too little too late?
February 7, 2020

On Friday, Sen. Susan Collins (R-Maine) characterized herself as "obviously" against President Trump punishing impeachment witnesses, the Portland Press Herald reports. The remarks were her first in public since she voted against impeaching Trump on Tuesday, and came almost at the same time as news was breaking that the president had fired impeachment witness Lt. Col. Alexander Vindman, the National Security Council's top Ukraine expert; Vindman's twin brother, Lt. Col. Yevgeny Vindman, who was not involved in the House's investigation; and European Union Ambassador Gordon Sondland, also an impeachment witness.

"I think it's important to understand that when you're in an impeachment trial, you consider the evidence that is before you," Collins went on, in defense of her vote to acquit Trump, although she had initially broken with her party to call for additional witnesses. "You don't try to make predictions. You consider the evidence that's before you. In this case, the evidence did not meet the high bar that's established by the Constitution for immediate removal of the president from office."

Alexander Vindman's attorney slammed Trump and the Senate in a statement released after his client was fired. "In recent months, many entrusted with power in our political system have cowered out of fear," the statement read, adding: "If we allow truthful voices to be silenced, if we ignore their warnings, eventually there will be no one left to warn us." Jeva Lange

September 18, 2017

Former White House Press Secretary Sean Spicer burst onto the scene with his boasts about the crowd size at President Trump's inauguration. In his first-ever press briefing the Saturday after Inauguration Day, Spicer scolded reporters for suggesting that the turnout for Trump's big day was anything short of huge, insisting — regardless of photos and Washington Metro ridership suggesting otherwise — that this "was the largest audience to ever witness an inauguration, period, both in-person and around the globe."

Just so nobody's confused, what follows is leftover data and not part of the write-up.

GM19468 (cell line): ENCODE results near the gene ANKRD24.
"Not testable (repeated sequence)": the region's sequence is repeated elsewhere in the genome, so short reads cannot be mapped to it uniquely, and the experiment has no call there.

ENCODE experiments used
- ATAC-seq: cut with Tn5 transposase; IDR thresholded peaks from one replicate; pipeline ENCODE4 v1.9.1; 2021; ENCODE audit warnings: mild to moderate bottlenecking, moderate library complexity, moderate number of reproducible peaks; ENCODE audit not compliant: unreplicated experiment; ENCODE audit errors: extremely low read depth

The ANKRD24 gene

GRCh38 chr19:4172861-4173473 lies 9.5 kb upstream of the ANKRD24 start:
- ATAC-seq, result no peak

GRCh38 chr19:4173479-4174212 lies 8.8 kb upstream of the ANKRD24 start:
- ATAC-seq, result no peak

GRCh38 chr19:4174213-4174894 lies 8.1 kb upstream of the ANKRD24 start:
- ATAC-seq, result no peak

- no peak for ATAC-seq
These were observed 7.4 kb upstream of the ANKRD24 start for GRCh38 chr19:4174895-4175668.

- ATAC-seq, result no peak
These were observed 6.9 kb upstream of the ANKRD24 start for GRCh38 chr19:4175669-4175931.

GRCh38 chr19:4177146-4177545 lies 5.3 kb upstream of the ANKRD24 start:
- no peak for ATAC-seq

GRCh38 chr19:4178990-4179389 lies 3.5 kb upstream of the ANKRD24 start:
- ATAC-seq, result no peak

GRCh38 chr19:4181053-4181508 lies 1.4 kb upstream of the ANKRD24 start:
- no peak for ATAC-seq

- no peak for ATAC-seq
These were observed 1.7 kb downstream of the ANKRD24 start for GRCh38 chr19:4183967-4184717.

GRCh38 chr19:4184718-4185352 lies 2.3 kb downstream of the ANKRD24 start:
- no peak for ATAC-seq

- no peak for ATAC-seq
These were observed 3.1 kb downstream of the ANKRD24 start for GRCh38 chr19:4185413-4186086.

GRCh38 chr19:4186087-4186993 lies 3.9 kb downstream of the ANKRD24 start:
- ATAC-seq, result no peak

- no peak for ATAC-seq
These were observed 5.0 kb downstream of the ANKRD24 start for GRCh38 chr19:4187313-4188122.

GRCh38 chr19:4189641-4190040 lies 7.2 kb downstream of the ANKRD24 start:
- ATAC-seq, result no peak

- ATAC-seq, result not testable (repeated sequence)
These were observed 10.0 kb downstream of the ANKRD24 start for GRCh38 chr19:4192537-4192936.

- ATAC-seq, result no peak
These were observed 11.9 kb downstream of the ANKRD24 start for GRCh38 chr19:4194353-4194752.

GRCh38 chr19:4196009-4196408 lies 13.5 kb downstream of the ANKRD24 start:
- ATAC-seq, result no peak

Now, he wishes he could take it all back.

The morning after he poked fun at himself in a surprise Emmys cameo on Sunday night, Spicer admitted to The New York Times that he regrets making those claims. "Of course I do, absolutely," Spicer said.

Still, Spicer said he certainly hopes Trump doesn't take offense at his performance mocking his crowd size claims, as this was just "an attempt to poke a little fun at myself." Spicer admitted he didn't give the White House any advanced warning of his appearance.

In fact, Spicer said he didn't really tell anyone. When he and his wife departed for Los Angeles, he was wearing a disguise. The Times reported that Spicer "wouldn't say what it was, though a friend of his hinted that it might have included fake facial hair."

Read more at The New York Times. Becca Stanek

April 27, 2017

Following the furor over a passenger being dragged off of an overbooked flight earlier this month, United Airlines announced Thursday it is implementing 10 changes the company says will "better serve our customers and empower our employees."

The airline will now offer passengers on overbooked planes as much as $10,000 to voluntarily give up their seat; previously, gate agents could dole out no more than $500 to passengers, and site managers could offer as much as $1,350. The company will also hold off on calling law enforcement unless security and safety are at risk, and launch a new automated system to determine which passengers are willing to be bumped from an overbook flight.

"Every customer deserves to be treated with the highest levels of service and the deepest sense of dignity and respect," United CEO Oscar Munoz said in a statement. "Two weeks ago, we failed to meet that standard and we profoundly apologize." David Dao, 69, refused to give his seat up on an overbooked Chicago to Louisville flight, and was forcibly removed by Chicago Department of Aviation officials. Dao's attorney said he suffered a concussion and broken nose and lost two teeth during the violent incident, which was filmed by concerned passengers and caused a public relations nightmare for United. Catherine Garcia

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